Heart Disease Home > Aspirin and Heart Attacks

Research studies have shown that aspirin could help in preventing heart attacks. However, there are risks associated with taking aspirin regularly, such as an increased chance of internal bleeding. People with a previous history of heart attack, unstable angina, and other medical conditions should take aspirin. Younger people or those with no heart disease risk factors should not take it.

Does Aspirin Prevent Heart Attacks?

In the early 1990s, strong research showed that aspirin could help in treating heart attacks. In fact, this heart disease "wonder drug" is now given to all people who arrive at the emergency department with a suspected heart attack, because aspirin acts to thin the blood and reduce the size of a blood clot during a heart attack.
 
But what about taking aspirin to help prevent a heart attack? There are certain groups of people for whom this practice makes sense; however, it is not appropriate for everyone. For example, younger people or those with no heart disease risk factors should not take aspirin. This is because the risks associated with taking aspirin outweigh the benefits for people in these groups.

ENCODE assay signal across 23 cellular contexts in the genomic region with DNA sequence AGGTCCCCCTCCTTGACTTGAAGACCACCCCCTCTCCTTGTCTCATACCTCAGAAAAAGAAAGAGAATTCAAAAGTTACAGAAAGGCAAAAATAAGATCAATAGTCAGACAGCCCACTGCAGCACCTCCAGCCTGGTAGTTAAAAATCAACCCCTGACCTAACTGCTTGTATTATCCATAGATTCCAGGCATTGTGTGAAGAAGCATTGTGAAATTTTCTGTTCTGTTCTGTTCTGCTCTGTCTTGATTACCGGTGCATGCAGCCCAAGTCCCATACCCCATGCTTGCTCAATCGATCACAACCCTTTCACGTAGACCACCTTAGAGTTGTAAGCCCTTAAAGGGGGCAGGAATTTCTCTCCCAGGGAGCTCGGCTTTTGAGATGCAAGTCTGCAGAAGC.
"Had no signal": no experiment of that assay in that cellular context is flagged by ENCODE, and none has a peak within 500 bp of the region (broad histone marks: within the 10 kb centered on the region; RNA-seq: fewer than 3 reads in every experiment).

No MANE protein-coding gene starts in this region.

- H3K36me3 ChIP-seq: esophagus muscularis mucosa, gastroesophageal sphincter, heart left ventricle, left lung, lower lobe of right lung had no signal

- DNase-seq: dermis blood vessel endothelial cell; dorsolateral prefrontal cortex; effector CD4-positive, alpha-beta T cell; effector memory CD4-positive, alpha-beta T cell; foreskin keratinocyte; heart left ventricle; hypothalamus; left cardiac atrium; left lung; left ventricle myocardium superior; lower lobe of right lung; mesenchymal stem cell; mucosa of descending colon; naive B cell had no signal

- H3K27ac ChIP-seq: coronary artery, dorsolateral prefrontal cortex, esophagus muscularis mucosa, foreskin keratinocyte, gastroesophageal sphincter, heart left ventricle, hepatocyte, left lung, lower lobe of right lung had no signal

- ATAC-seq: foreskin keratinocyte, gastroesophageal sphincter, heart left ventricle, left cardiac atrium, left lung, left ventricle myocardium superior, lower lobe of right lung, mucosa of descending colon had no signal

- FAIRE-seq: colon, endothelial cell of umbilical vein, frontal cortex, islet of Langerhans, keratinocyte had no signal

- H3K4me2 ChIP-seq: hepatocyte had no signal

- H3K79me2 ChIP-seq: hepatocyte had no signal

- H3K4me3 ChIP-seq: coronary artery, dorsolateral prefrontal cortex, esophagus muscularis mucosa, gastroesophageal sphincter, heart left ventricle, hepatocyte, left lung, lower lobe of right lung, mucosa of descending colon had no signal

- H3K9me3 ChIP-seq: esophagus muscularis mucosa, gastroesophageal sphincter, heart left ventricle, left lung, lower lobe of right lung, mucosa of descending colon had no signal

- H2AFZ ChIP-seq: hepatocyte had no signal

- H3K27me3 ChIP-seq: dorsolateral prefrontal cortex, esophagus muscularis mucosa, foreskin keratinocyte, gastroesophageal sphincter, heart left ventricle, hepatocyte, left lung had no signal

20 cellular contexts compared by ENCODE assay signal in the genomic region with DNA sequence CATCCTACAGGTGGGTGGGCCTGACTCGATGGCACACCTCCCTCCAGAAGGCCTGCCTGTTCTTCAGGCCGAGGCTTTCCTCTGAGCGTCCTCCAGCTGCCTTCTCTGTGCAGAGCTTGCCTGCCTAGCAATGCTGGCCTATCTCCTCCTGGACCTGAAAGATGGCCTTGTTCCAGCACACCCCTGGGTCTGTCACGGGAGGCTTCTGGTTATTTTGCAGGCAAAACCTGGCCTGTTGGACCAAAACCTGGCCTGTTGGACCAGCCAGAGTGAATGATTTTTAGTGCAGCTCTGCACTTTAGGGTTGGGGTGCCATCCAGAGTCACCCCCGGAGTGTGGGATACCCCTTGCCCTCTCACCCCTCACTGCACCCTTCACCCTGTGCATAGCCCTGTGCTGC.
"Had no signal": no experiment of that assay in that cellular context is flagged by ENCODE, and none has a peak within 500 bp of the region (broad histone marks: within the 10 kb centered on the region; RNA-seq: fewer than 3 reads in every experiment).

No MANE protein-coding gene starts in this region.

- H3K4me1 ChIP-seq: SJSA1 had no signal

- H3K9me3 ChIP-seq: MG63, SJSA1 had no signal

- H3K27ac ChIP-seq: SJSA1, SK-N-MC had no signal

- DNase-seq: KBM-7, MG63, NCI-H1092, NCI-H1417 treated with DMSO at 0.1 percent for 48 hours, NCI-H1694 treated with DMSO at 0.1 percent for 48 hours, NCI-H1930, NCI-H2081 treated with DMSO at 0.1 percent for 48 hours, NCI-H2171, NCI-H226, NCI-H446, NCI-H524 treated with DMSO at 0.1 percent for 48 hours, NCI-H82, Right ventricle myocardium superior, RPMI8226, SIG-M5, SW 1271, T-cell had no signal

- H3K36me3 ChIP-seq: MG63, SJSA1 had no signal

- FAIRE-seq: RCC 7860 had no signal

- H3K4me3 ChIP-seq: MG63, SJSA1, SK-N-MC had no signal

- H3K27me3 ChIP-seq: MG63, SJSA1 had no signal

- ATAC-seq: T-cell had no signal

Talk with your doctor before taking aspirin for heart attack prevention. Your healthcare provider will weigh the possible benefits against the risks in your specific situation. Before your healthcare provider recommends aspirin for heart attack prevention, he or she will consider a number of factors, including your:
 
Written by/reviewed by:
Last reviewed by: Arthur Schoenstadt, MD
Last updated/reviewed:
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